Welcome to BookView Interview, a conversation series where BookView talks to authors.
Recently, we talked with Jeffrey H. Baer, author of The Strickland File, a literary fiction tale set in 1990s (read the review here).
I was born January 21, 1969 in Brooklyn, NY. I was an army brat without knowing it when my dad was stationed in Fort Huachuca, AZ after his return from Vietnam.
My childhood was like a lot of others–difficult. I was advanced for my age, as everyone discovered when I read the Times Square message boards at age two– out loud, no less. My grandparents told me how surprised the pedestrians were; I was too engaged to notice, or else I’d pass the hat around. As I got older I seemed to offend the other kids easily and was often reminded as much. The worst of it was in junior high school when the entire grade hated my guts without knowing why. Looking back, I should’ve thanked those kids for giving me all that attention.
I realized I could write when our seventh-grade English teacher asked us to write an essay about a famous woman. Since I enjoyed pop music, I wrote about Roberta Flack, but I was out sick the day after handing it in. The next Monday a girl in my class complained “Gee, thanks, Jeff. We really wanted to hear about Roberta Flack.” Apparently the teacher was so impressed with my essay, he read it to the class–and my classmates had yet another reason to consider me persona non grata.
My so-called “bad reputation” followed me to high school. Suffice it to say I was never so relieved in my life than on graduation day.
I entered Baruch College in 1987 to study accounting, but after seven years I realized I couldn’t crunch numbers the way they should be crunched. I detoured into journalism, but my heart wasn’t in it. I took time off to sort out my career goals while I worked as a receivables manager for a Manhattan-based trade magazine. It was the worst job I ever had, as I coped with office politics and the nastiest, most manipulative boss I ever had. The good news is I was able to get THE STRICKLAND FILE out of the experience. Little did I know, however, I’d bring out the wicked stepparent in other managers during an absurd 15-year job hunt.
In April 2002 I was diagnosed with Asperger’s Syndrome, which is high-functioning autism that affects social skills. It explained why I was socially inept as a child as well as why I couldn’t find and keep jobs on my own.
I live in Coney Island with my wonderful girlfriend Karen, whom I’ve known for most of my life. We would be married and parents by now if not for my social issues, but we have to make the best of what we have now. In addition to writing fiction, I compose songs using software. I enjoy old school R&B as well as 70s pop; I also sing and play guitar, bass and drums.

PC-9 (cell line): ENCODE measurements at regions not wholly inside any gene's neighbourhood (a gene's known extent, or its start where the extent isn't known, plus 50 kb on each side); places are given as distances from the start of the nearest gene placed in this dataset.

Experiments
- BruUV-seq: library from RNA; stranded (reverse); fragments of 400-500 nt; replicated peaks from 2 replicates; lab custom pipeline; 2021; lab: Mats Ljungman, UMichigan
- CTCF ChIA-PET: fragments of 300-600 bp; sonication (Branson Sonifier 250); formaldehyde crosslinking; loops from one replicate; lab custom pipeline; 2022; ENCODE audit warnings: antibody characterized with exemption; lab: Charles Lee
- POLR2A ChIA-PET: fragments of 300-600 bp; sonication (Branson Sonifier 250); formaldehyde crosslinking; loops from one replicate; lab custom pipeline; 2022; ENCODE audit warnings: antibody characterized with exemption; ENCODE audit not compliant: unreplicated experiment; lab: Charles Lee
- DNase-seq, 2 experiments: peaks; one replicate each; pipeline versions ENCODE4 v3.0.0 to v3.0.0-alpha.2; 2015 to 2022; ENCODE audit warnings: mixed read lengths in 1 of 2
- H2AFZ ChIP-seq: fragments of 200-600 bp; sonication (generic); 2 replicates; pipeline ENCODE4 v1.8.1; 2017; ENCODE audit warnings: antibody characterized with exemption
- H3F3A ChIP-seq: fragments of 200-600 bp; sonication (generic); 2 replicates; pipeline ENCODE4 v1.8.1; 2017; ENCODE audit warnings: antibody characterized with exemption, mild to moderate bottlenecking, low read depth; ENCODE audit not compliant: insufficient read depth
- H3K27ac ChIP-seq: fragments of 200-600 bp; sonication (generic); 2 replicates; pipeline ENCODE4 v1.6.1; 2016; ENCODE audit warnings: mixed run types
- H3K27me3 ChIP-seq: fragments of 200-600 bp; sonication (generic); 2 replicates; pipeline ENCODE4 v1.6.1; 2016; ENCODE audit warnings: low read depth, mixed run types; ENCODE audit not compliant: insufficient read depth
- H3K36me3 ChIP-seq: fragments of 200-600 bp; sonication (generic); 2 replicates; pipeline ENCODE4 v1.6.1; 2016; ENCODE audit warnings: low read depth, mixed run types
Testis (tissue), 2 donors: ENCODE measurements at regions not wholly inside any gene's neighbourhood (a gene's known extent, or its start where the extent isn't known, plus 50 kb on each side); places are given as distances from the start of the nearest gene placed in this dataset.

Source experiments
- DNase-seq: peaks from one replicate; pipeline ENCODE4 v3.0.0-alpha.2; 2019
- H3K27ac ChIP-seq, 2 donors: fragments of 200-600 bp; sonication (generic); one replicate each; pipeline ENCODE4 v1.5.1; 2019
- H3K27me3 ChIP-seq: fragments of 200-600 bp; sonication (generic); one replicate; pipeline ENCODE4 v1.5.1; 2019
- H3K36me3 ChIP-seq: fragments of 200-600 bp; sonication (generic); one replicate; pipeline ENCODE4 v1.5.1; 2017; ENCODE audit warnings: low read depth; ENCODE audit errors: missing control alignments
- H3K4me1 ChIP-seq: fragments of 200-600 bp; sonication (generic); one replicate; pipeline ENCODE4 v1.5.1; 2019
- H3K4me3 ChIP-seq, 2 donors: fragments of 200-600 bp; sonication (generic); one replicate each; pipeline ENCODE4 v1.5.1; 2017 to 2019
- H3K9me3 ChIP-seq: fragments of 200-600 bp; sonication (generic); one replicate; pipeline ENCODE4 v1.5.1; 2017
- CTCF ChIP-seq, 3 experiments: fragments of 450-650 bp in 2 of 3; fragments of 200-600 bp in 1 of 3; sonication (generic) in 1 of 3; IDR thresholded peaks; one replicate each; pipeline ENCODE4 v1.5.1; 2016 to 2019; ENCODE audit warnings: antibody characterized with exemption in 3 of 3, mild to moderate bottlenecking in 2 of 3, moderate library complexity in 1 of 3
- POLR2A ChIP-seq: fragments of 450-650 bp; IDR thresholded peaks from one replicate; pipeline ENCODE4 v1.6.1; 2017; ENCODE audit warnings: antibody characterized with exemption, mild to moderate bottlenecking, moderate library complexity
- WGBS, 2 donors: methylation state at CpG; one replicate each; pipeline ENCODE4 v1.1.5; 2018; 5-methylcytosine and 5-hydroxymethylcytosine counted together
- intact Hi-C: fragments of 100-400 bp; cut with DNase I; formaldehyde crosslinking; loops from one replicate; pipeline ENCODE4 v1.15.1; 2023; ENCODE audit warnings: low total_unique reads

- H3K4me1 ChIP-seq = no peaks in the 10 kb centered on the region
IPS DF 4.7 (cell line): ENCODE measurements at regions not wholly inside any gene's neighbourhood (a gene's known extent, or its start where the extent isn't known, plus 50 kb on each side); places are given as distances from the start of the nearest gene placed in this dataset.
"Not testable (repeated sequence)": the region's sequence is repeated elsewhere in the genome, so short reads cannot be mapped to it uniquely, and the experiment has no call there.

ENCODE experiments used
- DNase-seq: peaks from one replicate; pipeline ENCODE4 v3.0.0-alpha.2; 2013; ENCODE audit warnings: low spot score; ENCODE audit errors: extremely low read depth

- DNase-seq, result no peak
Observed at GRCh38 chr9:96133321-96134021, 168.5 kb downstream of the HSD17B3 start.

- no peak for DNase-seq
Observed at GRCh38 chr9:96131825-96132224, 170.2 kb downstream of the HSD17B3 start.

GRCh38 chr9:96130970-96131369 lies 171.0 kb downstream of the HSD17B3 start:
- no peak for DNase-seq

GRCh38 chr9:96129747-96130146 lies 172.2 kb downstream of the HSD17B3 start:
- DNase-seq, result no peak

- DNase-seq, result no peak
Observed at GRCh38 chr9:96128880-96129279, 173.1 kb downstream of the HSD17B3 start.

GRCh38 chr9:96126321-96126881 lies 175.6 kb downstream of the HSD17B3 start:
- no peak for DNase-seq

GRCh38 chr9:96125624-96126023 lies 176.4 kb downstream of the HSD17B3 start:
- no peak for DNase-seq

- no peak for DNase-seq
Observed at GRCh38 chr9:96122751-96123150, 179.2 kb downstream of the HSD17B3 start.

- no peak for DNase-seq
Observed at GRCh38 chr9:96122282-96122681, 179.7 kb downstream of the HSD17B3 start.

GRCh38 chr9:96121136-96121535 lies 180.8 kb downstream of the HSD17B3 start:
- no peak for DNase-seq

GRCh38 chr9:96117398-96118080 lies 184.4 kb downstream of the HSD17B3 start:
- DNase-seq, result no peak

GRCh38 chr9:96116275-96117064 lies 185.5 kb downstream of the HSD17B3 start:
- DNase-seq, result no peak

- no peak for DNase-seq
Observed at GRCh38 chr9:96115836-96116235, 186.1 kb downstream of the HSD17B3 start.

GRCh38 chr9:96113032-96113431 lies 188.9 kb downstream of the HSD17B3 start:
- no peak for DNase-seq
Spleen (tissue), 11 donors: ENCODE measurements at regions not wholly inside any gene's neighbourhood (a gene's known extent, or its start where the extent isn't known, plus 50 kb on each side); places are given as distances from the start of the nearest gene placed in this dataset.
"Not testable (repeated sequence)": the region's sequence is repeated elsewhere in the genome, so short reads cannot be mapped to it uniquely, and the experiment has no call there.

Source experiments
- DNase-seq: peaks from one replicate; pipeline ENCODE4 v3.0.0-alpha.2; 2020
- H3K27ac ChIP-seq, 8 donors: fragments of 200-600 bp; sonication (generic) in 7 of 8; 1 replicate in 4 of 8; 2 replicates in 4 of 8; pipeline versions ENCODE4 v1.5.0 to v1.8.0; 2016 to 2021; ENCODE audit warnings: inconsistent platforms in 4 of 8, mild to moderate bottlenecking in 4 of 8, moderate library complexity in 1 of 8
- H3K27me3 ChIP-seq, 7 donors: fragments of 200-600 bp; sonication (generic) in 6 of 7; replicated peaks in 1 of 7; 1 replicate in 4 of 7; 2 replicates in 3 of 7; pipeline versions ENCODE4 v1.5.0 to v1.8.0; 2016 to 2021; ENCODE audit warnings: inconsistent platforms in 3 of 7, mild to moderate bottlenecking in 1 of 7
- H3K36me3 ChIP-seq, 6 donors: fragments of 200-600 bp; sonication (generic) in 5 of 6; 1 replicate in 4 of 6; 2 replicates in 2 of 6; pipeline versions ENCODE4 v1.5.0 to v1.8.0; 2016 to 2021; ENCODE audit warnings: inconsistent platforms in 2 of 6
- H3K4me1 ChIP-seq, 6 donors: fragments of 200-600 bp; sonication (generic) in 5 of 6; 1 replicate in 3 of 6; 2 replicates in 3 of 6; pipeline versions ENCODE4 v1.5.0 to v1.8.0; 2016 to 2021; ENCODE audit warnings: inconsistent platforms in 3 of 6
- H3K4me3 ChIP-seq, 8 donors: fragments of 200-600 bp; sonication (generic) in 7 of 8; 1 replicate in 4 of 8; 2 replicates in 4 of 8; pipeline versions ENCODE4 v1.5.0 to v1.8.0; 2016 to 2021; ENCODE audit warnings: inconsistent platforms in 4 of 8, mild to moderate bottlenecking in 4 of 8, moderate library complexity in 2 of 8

Official web site: www.jeffreyhbaer.com
What does literary success look like to you?
I think it begins with people who not only enjoy how the story is told, but can relate to the premise and pick up on the message. Amazon reviews are a big boost, but I have yet to do wide-ranging interviews and book signings since I’m up against some amicable competition for book sales. I’ve found some measure of success so far, though.
What’s the most difficult thing about writing a novel?
For me, especially with my form of Asperger’s Syndrome, I tend to focus on the message more than how to send it—putting the cart before the horse, as it were. As a result those who read my abrasive drafts are often confused by what I want to say, and they make the point with somewhat harsh feedback. But I always sleep it off and go back to it the next day when the shock wears off.
Do you try more to be original or to deliver to readers what they want?
Steve Jobs once said “People don’t know what they want until you show it to them.” It’s always easier to sell what’s been successful, so I was nervous when I queried agents about stories that likely wouldn’t fly off the shelves. Nevertheless, I had to do what they always say and write what I know, but also put my own spin on what some people would consider mundane scenarios.
What are your favorite books?
I’ll read anything that piques my interest, but I especially enjoy stores I can relate to if the main character is an everyman.
What’s more important: characters or plot?
Characters. Just as a basketball team needs a point guard to run the offense, so does a novel need characters to move the story forward.
What is the biggest challenge you’ve faced as a writer?
Impressing agents and editors enough to take on my work. You can guess how THAT turns out.
What do you hope readers will take away from this story?
A sense that their experiences, no matter how commonplace they may be, can be elevated to the level of compelling stories—and maybe the fortitude to share their own experiences the same way.
Categories: BookView Review Interview